A U.S. Navy veteran from California has been sentenced to 10 years in prison in Iran, his lawyer said Saturday, becoming the first American known to be imprisoned there since President Trump took office. The State Department did not respond to a request for comment.
The case against Michael R. White remains unclear. His arrest was first reported by IranWire, a website run by Iranian expatriates, which interviewed a former Iranian prisoner who said he met White at Vakilabad Prison in October. In the time since, White has been convicted of insulting Iran’s supreme leader and posting private information online, his Washington-based lawyer Mark Zaid told the Associated Press.
White’s mother, Joanne White, had told the New York Times, which first reported the 10-year sentence, that her son, who lives in Imperial Beach, Calif., went to Iran to see a woman she described as his girlfriend and had booked a July 27 flight back home to San Diego via the United Arab Emirates. She filed a missing-person report with the State Department after he did not board the flight.
The sentencing comes as Trump has taken a hard-line approach to Iran by pulling the United States out of Tehran’s nuclear deal with world powers. Iran, which in the past has used its detention of Westerners and dual nationals as leverage in negotiations, has yet to report on White’s sentence in state-controlled media. Its mission to the United Nations did not immediately respond to a request for comment.
— Associated Press
Opposition leader Juan Guaidó has embarked on a new stage of his campaign to oust President Nicolás Maduro. Addressing large crowds in the northern city of Valencia, Guaidó pledged to deliver a better life for struggling Venezuelans as he began a planned tour of the country, which is gripped by an economic and political crisis.
“We’re stronger than ever,” the U.S.-backed Guaidó told the crowd. The leader of the opposition-controlled National Assembly also drew cheers with his denunciations of Maduro, although he warned that difficult challenges lie ahead.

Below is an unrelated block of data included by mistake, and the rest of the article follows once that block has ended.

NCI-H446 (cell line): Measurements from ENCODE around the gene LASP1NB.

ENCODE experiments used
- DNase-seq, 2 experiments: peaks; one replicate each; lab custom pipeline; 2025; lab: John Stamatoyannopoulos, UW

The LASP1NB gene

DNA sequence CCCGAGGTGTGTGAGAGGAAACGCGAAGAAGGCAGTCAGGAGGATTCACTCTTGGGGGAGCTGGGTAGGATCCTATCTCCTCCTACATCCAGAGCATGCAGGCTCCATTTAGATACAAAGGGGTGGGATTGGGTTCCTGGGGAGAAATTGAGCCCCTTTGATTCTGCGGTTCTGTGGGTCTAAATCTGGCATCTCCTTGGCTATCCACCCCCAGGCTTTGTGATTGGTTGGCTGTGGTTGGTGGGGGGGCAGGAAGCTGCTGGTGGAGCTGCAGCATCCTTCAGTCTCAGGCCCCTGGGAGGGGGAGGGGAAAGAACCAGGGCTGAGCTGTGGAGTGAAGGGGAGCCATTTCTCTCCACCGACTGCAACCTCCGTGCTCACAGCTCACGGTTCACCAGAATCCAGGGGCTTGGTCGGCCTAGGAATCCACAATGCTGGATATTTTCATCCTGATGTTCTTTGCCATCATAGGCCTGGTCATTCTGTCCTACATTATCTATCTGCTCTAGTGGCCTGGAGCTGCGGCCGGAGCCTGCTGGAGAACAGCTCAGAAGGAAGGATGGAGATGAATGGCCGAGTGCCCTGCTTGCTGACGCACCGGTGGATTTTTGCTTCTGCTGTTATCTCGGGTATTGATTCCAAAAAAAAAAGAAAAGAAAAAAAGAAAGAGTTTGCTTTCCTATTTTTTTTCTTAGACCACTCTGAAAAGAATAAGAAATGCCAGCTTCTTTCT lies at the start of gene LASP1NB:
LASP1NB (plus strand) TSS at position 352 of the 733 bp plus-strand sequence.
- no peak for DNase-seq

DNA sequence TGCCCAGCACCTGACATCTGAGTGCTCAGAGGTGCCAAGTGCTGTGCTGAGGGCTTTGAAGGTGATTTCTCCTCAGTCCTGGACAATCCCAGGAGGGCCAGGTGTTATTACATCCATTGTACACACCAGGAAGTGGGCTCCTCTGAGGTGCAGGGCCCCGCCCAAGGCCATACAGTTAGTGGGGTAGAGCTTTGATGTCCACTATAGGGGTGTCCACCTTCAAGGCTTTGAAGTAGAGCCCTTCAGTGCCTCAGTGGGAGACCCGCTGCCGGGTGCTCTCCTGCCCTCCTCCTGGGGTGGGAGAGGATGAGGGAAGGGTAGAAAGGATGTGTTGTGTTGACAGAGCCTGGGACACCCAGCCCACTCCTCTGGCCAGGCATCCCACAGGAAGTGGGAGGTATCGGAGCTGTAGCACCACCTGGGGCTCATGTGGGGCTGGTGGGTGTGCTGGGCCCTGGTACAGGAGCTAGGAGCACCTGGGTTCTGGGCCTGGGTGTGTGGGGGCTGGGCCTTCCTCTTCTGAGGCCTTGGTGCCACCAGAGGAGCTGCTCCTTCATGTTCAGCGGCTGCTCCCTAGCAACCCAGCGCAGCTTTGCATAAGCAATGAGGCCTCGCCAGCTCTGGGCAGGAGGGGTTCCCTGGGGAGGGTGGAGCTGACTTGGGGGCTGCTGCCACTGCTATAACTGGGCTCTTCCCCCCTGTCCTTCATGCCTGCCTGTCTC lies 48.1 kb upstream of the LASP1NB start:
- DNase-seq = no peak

Despite his popularity, Guaidó has been unable to force Maduro to step down and hold elections.
Maduro has remained defiant despite heavy pressure from the United States and other countries arrayed against him, managing to retain the loyalty of most of Venezuela’s military leaders.
— Associated Press
Yellow vest protest turns violent in Paris: Rioters set fire to a bank and ransacked stores on Paris's Champs Elysees, in a new flare-up of violence as France's yellow vest protests against President Emmanuel Macron and his pro-business reforms entered a fourth month. Protesters hurled cobblestones at riot police through clouds of tear gas in front of the Arc de Triomphe monument, which was ransacked at the peak of the protests in December. Police arrested nearly 240 protesters. The demonstrations in recent weeks have been relatively calm, with lower turnout, but the Interior Ministry estimated that 10,000 people participated in Saturday's protest in Paris, compared with 3,000 on the previous Saturday. Nationwide, protesters were estimated at 32,300, compared with 28,600 last week.
Nearly 150 reported killed by storm in southern Africa: Mozambique, Zimbabwe and Malawi have been hit by a vicious cyclone that has killed nearly 150 people, left hundreds more missing and stranded tens of thousands who are cut off from roads and telephones in mainly poor, rural areas. Cyclone Idai has affected more than 1.5 million people in the three southern African countries, according to the United Nations and government officials. The storm, packing 100 mph winds, hit the Mozambique port city of Beira late Thursday and moved inland to Zimbabwe and Malawi, affecting thousands more.
Italian officials open probe in death of Berlusconi witness: Italian prosecutors have opened an investigation into the possible poisoning death of a woman who was a key witness in the trial against former prime minister Silvio Berlusconi over his infamous "bunga bunga" parties. Imane Fadil, 34, died March 1 at a Milan-area hospital, where she had been treated since Jan. 29 for exhibiting "symptoms of poisoning," Milan prosecutor Francesco Greco said, according to the Italian news agency ANSA. In 2012, Fadil had told reporters that she feared for her safety after telling prosecutors investigating possible witness tampering in the case that she was offered money in exchange for her silence.
— From news services